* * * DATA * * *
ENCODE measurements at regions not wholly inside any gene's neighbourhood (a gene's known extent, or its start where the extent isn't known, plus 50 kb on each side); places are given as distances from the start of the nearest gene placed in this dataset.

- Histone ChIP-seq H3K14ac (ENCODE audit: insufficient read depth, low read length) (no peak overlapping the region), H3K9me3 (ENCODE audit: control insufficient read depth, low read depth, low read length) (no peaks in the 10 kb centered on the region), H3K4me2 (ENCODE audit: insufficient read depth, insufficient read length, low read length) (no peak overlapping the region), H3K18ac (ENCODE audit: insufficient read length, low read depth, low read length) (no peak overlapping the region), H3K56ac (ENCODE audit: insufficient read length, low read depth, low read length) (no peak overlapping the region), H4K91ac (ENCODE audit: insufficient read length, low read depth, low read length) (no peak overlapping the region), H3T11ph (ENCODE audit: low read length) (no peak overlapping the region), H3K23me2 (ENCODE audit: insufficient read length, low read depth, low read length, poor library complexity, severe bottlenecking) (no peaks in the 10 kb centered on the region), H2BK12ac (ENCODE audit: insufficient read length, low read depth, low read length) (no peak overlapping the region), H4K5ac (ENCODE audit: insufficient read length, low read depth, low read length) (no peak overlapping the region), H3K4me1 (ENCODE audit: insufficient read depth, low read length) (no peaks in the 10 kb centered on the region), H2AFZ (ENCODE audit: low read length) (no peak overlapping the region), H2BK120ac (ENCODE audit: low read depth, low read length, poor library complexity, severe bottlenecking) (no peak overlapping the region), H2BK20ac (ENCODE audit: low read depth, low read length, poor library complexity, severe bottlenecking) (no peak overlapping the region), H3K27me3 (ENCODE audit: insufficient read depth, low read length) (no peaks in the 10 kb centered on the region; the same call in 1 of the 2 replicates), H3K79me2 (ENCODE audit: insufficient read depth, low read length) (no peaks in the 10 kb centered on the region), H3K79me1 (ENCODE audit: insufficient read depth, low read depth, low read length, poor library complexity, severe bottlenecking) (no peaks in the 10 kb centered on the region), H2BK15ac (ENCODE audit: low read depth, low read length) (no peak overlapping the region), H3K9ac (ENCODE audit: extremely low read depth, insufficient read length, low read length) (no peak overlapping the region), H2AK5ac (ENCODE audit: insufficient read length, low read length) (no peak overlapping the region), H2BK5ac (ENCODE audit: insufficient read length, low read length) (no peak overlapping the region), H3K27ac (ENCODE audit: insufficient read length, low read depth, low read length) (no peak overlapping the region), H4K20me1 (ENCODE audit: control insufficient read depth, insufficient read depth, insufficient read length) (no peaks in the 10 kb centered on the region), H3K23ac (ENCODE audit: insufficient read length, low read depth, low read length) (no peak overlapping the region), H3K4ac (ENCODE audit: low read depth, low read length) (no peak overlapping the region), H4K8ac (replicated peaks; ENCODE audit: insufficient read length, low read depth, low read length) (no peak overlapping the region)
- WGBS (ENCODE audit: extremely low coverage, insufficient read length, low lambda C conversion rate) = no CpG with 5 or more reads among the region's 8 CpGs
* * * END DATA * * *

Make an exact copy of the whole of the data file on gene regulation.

ENCODE measurements at regions not wholly inside any gene's neighbourhood (a gene's known extent, or its start where the extent isn't known, plus 50 kb on each side); places are given as distances from the start of the nearest gene placed in this dataset.

- Histone ChIP-seq H3K14ac (ENCODE audit: insufficient read depth, low read length) (no peak overlapping the region), H3K9me3 (ENCODE audit: control insufficient read depth, low read depth, low read length) (no peaks in the 10 kb centered on the region), H3K4me2 (ENCODE audit: insufficient read depth, insufficient read length, low read length) (no peak overlapping the region), H3K18ac (ENCODE audit: insufficient read length, low read depth, low read length) (no peak overlapping the region), H3K56ac (ENCODE audit: insufficient read length, low read depth, low read length) (no peak overlapping the region), H4K91ac (ENCODE audit: insufficient read length, low read depth, low read length) (no peak overlapping the region), H3T11ph (ENCODE audit: low read length) (no peak overlapping the region), H3K23me2 (ENCODE audit: insufficient read length, low read depth, low read length, poor library complexity, severe bottlenecking) (no peaks in the 10 kb centered on the region), H2BK12ac (ENCODE audit: insufficient read length, low read depth, low read length) (no peak overlapping the region), H4K5ac (ENCODE audit: insufficient read length, low read depth, low read length) (no peak overlapping the region), H3K4me1 (ENCODE audit: insufficient read depth, low read length) (no peaks in the 10 kb centered on the region), H2AFZ (ENCODE audit: low read length) (no peak overlapping the region), H2BK120ac (ENCODE audit: low read depth, low read length, poor library complexity, severe bottlenecking) (no peak overlapping the region), H2BK20ac (ENCODE audit: low read depth, low read length, poor library complexity, severe bottlenecking) (no peak overlapping the region), H3K27me3 (ENCODE audit: insufficient read depth, low read length) (no peaks in the 10 kb centered on the region; the same call in 1 of the 2 replicates), H3K79me2 (ENCODE audit: insufficient read depth, low read length) (no peaks in the 10 kb centered on the region), H3K79me1 (ENCODE audit: insufficient read depth, low read depth, low read length, poor library complexity, severe bottlenecking) (no peaks in the 10 kb centered on the region), H2BK15ac (ENCODE audit: low read depth, low read length) (no peak overlapping the region), H3K9ac (ENCODE audit: extremely low read depth, insufficient read length, low read length) (no peak overlapping the region), H2AK5ac (ENCODE audit: insufficient read length, low read length) (no peak overlapping the region), H2BK5ac (ENCODE audit: insufficient read length, low read length) (no peak overlapping the region), H3K27ac (ENCODE audit: insufficient read length, low read depth, low read length) (no peak overlapping the region), H4K20me1 (ENCODE audit: control insufficient read depth, insufficient read depth, insufficient read length) (no peaks in the 10 kb centered on the region), H3K23ac (ENCODE audit: insufficient read length, low read depth, low read length) (no peak overlapping the region), H3K4ac (ENCODE audit: low read depth, low read length) (no peak overlapping the region), H4K8ac (replicated peaks; ENCODE audit: insufficient read length, low read depth, low read length) (no peak overlapping the region)
- WGBS (ENCODE audit: extremely low coverage, insufficient read length, low lambda C conversion rate) = no CpG with 5 or more reads among the region's 8 CpGs